9. All in the Family. 9 seasons. 1971-1979. There’s no way a sitcom like this could be made today, unless someone like Quentin Tarantino took charge. People were so offended by the second season DVD release (in 2003) that Sony almost cancelled the project. Thank the gods censorship didn’t prevail. All in the Family reveled in the taboos of the 70s, many of which are still relevant today, and it accomplished this through an outrageous redneck. Archie Bunker pontificated from his chair against “spades” and “hebes” and “spics” and “dagos” and “fags” — and of course women. He demeaned his wife and yelled constantly at his liberal son-in-law, and was basically the first TV-show lead character who was both hated and loved. Some say today’s golden age of TV was planted by Twin Peaks; others go back further and say Miami Vice. But you can sort of make a case for this show on grounds of its bigoted anti-hero. By bringing hard-core prejudices out into the open, Norman Lear succeeded a great deal in changing American attitudes. That’s the power of artistic satire, and what today’s regressive leftists need to learn.

https://rossonl.files.wordpress.com/2016/07/lilith1.jpg?w=640
10. Regenesis. 4 seasons. 2004-2008. Forget Orphan Black. This is the Canadian science fiction show that makes cloning and governmental conspiracies believable. Few Americans have heard of these Toronto-based scientists who work against bio-terrorism and disease, and it’s almost impossible to come by on DVD. Unlike most sci-fic thrillers, Regenesis isn’t so much about saving the day as learning to live with irreversible damage, and there’s a high body count among the main cast. It’s probably the most realistic ever seen in the genre, thanks to the scientific advisor who insisted on it. The first season features Ellen Page who plays the daughter of the lead scientist, and her story-arc practically steals the show: she befriends a dying boy who thinks he’s a clone. I love her scenes with Peter Outerbridge. See, for example, her ice cream scene (they talk about ebola) and her grief scene (when Mick dies).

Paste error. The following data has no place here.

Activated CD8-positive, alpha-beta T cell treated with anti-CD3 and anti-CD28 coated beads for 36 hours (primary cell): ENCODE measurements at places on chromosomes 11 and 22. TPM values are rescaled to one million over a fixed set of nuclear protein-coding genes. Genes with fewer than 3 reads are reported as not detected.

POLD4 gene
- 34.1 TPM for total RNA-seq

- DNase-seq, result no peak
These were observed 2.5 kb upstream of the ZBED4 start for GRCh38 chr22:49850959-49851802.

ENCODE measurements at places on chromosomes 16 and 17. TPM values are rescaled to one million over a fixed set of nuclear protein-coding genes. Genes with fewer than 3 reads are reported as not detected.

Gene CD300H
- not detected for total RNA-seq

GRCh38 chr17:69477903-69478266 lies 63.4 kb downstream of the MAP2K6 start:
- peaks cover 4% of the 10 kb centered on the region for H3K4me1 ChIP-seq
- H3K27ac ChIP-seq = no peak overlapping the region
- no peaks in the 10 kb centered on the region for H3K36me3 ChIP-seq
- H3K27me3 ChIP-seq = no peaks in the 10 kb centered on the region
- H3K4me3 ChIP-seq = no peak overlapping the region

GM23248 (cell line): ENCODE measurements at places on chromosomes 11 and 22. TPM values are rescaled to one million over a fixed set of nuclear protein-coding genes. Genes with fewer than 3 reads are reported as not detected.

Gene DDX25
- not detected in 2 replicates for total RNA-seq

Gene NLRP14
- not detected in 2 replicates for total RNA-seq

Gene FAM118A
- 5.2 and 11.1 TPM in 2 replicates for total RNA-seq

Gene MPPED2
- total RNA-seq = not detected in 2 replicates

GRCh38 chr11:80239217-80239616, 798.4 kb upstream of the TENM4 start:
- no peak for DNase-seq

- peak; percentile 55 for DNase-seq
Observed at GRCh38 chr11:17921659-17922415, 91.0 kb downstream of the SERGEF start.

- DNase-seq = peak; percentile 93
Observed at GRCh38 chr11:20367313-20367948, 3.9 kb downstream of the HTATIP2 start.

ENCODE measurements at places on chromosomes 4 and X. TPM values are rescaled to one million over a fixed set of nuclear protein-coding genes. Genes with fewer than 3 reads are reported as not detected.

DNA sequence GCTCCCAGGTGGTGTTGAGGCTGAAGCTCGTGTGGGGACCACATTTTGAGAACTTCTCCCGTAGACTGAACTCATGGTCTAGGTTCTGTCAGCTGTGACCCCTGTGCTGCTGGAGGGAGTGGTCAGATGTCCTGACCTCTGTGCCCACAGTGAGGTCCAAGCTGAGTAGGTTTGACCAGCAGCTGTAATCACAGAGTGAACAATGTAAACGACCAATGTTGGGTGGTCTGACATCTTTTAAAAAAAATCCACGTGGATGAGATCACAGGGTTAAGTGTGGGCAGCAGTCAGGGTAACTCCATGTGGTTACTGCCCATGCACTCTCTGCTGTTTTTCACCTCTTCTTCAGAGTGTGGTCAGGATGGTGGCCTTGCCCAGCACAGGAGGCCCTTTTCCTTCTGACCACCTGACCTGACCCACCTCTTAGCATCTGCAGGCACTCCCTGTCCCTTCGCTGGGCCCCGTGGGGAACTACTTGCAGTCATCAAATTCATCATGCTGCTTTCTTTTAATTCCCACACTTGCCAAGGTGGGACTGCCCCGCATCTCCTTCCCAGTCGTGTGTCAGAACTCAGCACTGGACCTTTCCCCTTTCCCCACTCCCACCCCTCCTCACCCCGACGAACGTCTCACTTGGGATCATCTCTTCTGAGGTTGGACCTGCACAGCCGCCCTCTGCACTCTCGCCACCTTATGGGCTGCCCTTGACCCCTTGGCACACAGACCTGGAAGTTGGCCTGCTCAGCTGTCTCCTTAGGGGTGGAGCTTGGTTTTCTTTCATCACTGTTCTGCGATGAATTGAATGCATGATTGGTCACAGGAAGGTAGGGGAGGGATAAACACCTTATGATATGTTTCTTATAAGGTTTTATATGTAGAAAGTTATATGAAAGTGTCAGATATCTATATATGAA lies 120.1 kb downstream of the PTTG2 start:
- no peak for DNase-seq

Related image
11. Damages. 5 seasons. 2007-2012. Glenn Close was born to play Patty Hewes: a high-stakes litigator who demeans her subordinates, fires people on a whim, disowns her son, and then tries having her own protégé killed. Each season escalates the bizarre relationship between Patty and Ellen, who respect without ever trusting each other. Some claim that Ellen’s willingness to have anything to do with Patty after the murder attempt undermines the show’s credibility, but the unlikely relationship is the point. When Ellen is able to transcend herself by forgiving Patty, it’s as much a self-serving forgiveness as a self-empowering one. She acquires power over Patty knowing her worst secret. The theme of forgiveness, and what it does to people in unforgivable cases, is precisely what makes Damages compelling. Without it, it would be a just another legal thriller.


12. Dexter. 8 seasons. 2006-2013. Here’s the thing about Dexter: the highs are high and the lows abysmally low. Seasons two, four, and seven contain some of the best TV drama I’ve ever watched, and seasons one and five are really good too. But seasons three, six, and eight are bad — even atrocious at times. Another reason Dexter is at the bottom of my serial-killer trio (Lecter, Spector, Dexter, in that order) is because he’s too good to be true. This is a hero-vigilante who channels his urges against the worst scumbags so as to make us cheer. Once you accept the premise it works well, and the characters are compelling. Dexter’s inner voice has become legendary, our means of seeing the world through a disturbing perspective we wouldn’t get otherwise. Here’s how the seasons rank.

Image result for miami vice red tape